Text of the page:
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Tampa votes to keep red light cameras

TAMPA, Florida – A deeply-divided city council approved a new extension to Tampa’s red light camera contract by a 4-3 vote Thursday, giving Mayor Bob Buckhorn’s administration a victory as it negotiated a two-year extension on a controversial program that has been terminated in numerous other local cities.

Tampa operates the region’s largest red light camera program, with 21 intersections monitored by 54 cameras when fully-operational. The extension ensures the cameras will continue to operate through October 2018, pending legal challenges over the program’s constitutionality and legislative challenges from opponents of the program in Tallahassee.

MAP: Every red light camera location in region

10Investigates first alerted the city of Tampa to its ability to renegotiate a better deal on its lucrative camera contract 2014, but the administration chose not to, with Mayor Buckhorn saying, “we like our contract.” But after 10Investigates reported in April 2016 that the city’s contract again expired without seemingly anyone noticing, city staff spent the summer renegotiating with vendor American Traffic Solutions (ATS).

City staff finalized a new deal this month with a $75,000-per-year discount, plus additional legal indemnifications, so ATS would absorb more of the potential fees associated with an ongoing court challenge that may ultimately end up in the Florida Supreme Court. The extension will be retroactively dated to March 31, 2016, prior to the previous deal’s expiration. The city says citations issued since the April expiration are valid tickets and must be paid.

Mayor Buckhorn has said the camera program is one of the city's only safety initiatives that are revenue-positive (prior to factoring in officers’ time).

“It’s my opinion these cameras act as some sort of a deterrent,” said councilman Harry Cohen, who supported the new contract. “I’ve been ticketed by an officer for making an illegal maneuver in an intersection. And every time I pull up to that intersection, I make sure I don’t do it again.”

Cohen was joined in his support for the contract extension by chairman Mike Suarez and councilmembers Lisa Montelione and Charlie Miranda. Most councilmembers acknowledged a comprehensive state study suggested red light cameras provided no measurable safety improvements, but a number of other studies have indicated they may cut down on T-bone crashes, even while increasing rear-end collisions.

10Investigates has reported how the majority of red light camera tickets go to drivers making safe, everyday driving maneuvers such as rolling right turns and going through a yellow light a fraction of a second too late.

And after 10Investigates prompted the state to extend yellow light intervals to safer lengths all across Florida, the number of drivers cited in Tampa plummeted. But the city has returned to nearly 2013 ticket-writing levels by writing nearly twice as many red light violation tickets for drivers making left turns.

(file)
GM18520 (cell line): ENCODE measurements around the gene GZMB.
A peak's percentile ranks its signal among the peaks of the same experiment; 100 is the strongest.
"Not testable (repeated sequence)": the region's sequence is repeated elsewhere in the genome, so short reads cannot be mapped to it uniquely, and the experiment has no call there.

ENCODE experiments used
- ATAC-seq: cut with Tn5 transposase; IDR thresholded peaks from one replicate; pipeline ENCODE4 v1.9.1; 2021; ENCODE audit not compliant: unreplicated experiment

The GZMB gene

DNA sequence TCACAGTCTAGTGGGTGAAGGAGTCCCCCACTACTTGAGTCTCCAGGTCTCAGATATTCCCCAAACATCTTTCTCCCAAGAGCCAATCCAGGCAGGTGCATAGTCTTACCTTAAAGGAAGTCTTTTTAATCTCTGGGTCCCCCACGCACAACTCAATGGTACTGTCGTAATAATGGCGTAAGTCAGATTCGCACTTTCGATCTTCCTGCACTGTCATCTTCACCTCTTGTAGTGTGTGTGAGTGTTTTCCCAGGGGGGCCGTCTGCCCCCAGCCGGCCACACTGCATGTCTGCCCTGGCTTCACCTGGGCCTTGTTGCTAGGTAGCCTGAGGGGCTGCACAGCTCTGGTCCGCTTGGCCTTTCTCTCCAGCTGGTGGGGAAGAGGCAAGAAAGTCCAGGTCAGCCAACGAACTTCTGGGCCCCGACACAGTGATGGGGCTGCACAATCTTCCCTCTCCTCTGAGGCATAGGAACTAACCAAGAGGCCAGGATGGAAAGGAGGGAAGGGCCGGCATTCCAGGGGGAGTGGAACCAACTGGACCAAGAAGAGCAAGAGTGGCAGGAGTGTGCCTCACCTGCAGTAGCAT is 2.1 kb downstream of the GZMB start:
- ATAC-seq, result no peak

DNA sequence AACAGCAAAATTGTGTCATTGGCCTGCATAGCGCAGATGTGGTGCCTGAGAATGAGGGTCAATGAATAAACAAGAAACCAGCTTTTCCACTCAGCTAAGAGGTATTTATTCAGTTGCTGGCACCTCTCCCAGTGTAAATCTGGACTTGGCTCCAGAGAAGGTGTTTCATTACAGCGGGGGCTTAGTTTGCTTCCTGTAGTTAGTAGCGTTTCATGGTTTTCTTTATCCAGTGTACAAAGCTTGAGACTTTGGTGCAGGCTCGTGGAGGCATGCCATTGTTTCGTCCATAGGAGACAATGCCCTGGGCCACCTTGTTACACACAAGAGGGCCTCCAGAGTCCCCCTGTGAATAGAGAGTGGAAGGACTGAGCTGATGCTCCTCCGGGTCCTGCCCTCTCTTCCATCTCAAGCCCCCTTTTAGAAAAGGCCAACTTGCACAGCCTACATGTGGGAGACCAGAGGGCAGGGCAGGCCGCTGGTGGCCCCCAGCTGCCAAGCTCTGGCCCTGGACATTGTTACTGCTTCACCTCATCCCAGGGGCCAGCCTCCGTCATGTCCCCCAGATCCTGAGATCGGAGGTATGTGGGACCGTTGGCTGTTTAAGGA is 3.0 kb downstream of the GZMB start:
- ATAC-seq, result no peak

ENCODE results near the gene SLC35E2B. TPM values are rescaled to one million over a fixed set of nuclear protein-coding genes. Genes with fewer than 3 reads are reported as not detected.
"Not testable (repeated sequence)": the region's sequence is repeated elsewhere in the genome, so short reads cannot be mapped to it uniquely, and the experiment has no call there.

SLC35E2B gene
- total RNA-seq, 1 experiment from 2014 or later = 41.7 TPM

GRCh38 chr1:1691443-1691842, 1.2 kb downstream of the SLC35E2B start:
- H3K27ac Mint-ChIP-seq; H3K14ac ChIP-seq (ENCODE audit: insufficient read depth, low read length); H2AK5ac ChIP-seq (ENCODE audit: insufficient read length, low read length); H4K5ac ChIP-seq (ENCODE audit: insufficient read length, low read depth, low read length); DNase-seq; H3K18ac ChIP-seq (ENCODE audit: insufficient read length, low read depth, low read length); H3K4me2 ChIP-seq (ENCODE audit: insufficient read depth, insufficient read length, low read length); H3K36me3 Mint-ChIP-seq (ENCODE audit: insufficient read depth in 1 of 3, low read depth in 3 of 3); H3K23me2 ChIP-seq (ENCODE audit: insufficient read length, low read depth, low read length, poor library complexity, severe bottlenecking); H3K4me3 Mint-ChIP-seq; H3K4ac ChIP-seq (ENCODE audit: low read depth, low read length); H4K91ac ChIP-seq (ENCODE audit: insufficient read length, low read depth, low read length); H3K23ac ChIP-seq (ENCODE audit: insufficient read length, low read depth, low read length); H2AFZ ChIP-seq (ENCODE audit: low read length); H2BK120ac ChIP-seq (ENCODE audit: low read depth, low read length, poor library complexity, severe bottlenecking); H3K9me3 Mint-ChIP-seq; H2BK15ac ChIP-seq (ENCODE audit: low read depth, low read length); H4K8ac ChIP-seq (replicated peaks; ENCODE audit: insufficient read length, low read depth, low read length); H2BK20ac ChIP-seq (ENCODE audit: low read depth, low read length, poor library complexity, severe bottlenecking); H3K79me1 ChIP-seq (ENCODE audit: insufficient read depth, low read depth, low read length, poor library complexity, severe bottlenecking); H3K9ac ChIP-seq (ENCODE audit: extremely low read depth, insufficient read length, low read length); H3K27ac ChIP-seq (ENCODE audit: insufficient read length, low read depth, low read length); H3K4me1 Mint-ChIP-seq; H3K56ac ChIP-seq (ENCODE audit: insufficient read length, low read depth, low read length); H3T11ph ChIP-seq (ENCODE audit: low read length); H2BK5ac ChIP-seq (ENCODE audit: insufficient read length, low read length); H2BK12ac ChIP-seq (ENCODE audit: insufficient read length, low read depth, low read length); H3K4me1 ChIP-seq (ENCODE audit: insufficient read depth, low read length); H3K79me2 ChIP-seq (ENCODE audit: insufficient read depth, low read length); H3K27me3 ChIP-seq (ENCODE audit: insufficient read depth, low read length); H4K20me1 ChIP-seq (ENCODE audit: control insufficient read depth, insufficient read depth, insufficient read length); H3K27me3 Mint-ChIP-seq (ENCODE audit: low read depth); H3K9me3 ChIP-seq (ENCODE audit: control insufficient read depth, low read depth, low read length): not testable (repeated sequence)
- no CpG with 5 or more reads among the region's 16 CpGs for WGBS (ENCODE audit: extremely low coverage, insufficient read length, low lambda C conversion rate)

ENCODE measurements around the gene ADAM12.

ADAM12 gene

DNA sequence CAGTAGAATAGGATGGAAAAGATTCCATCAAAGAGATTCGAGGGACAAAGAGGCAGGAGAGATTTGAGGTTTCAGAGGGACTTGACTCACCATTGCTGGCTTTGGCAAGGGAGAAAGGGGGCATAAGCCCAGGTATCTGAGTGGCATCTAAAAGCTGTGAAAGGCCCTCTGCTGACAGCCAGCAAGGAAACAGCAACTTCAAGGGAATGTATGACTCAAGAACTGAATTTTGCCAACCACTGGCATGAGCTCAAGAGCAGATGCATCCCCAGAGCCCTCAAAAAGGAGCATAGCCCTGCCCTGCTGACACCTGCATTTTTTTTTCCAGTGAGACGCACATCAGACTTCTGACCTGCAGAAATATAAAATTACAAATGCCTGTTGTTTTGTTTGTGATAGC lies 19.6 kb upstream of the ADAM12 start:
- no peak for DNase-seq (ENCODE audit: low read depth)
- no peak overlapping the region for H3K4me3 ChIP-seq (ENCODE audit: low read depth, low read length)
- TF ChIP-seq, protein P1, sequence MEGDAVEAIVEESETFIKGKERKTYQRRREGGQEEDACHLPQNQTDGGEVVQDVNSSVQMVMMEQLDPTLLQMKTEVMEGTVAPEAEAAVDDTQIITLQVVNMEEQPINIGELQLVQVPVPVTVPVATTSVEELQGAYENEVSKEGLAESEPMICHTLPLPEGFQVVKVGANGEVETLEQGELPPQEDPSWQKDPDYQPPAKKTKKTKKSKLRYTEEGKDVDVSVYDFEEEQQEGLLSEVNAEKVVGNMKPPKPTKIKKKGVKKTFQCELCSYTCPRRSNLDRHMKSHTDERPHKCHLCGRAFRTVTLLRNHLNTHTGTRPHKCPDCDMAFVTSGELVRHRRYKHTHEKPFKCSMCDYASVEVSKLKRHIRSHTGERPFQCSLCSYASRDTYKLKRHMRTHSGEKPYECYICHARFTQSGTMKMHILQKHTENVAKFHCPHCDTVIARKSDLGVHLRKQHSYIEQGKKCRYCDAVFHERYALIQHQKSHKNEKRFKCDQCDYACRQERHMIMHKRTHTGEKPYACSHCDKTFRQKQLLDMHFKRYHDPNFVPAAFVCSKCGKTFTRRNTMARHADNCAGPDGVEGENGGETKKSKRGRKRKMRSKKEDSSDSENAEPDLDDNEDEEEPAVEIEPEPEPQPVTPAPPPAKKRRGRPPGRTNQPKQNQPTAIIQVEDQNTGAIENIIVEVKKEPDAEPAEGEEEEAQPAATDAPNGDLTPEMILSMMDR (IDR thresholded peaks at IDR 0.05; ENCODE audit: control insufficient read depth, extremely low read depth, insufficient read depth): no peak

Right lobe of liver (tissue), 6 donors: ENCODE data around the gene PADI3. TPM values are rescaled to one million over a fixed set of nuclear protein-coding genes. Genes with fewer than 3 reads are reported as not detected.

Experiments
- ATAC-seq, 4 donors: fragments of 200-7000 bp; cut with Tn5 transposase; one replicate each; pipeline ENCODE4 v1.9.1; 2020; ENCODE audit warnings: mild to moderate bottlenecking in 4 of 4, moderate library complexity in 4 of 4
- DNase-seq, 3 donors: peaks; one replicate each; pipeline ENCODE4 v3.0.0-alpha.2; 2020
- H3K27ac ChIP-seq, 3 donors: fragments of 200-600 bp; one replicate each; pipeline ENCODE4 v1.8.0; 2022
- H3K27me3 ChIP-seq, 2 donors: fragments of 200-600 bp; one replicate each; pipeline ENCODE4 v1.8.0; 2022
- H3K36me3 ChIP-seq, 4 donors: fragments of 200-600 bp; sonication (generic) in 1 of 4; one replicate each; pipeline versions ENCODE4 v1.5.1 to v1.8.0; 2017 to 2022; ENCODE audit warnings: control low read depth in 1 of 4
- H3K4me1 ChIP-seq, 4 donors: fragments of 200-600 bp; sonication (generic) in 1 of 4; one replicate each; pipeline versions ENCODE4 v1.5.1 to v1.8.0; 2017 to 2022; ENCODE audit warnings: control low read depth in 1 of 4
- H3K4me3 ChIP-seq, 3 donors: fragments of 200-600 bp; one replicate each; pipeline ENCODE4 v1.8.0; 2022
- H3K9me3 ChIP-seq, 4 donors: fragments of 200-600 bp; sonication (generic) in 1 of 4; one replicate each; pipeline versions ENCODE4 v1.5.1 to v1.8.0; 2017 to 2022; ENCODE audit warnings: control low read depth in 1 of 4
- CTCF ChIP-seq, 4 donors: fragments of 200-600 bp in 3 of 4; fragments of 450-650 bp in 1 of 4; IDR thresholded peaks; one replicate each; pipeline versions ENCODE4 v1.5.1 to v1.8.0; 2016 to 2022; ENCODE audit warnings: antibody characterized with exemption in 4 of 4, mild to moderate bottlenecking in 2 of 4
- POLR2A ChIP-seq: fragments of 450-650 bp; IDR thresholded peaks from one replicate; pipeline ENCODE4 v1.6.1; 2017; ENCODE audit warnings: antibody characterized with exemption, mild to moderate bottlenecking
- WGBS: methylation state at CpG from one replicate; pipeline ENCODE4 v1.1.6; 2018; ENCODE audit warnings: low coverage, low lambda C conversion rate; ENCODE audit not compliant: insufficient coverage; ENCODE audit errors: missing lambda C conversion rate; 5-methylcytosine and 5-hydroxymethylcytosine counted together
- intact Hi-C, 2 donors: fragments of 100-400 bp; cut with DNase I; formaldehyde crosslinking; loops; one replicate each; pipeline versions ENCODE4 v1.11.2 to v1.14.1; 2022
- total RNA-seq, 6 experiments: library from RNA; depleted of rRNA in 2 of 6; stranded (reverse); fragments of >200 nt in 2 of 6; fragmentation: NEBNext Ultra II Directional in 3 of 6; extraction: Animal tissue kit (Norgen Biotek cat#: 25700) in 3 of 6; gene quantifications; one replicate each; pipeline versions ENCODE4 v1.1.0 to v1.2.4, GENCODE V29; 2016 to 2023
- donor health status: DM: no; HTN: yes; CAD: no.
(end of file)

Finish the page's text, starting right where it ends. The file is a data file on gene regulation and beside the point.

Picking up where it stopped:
“The perception is this is not about public safety,” said City Councilman Frank Reddick, who said he used to support the camera program until he was ticketed himself for “something I truly thought was unnecessary.”

“This is becoming more of a fraud than anything else...it’s a cash cow for the vendor and a cash cow for the city,” Reddick added.

Councilman Guido Maniscalco joined in opposition, saying the cameras make drivers “paranoid” and the state-mandated $158 ticket fine for automated tickets was too harsh on working families. Councilwoman Yvonne Yolie Capin also voted against the extension.

Prior to the vote, councilmembers butted heads with Chairman Mike Suarez over whether Matt Florell, a camera critic from St. Pete, could answer direct questions from councilmembers about his experience and knowledge of camera safety stats. Miranda, the council’s longest-tenured member, admonished Suarez for trying to “mute” Florell, before council overwhelming approved a motion to allow Florell to answer direct questions regarding inconclusive safety claims.

10Investigates previously reported on campaign contributions from camera vendor ATS to Buckhorn's political action committee, and how ATS employed the mayor's close friend and political advisor Beth Leytham as a consultant.

Tampa’s extension bucks a trend of local cities pulling the plug on their camera programs, as St. Petersburg, Gulfport, Kenneth City, Temple Terrace, and South Pasadena leaders have all terminated their contracts in recent years. Additionally, camera programs are currently suspended in Oldsmar and unincorporated Manatee County. Brooksville leaders voted to end their camera program, but a legal challenge from vendor Sensys kept the cameras on.

Find 10Investigates' Noah Pransky on Facebook or follow his updates on Twitter. Send your story tips confidentially to npransky@wtsp.com.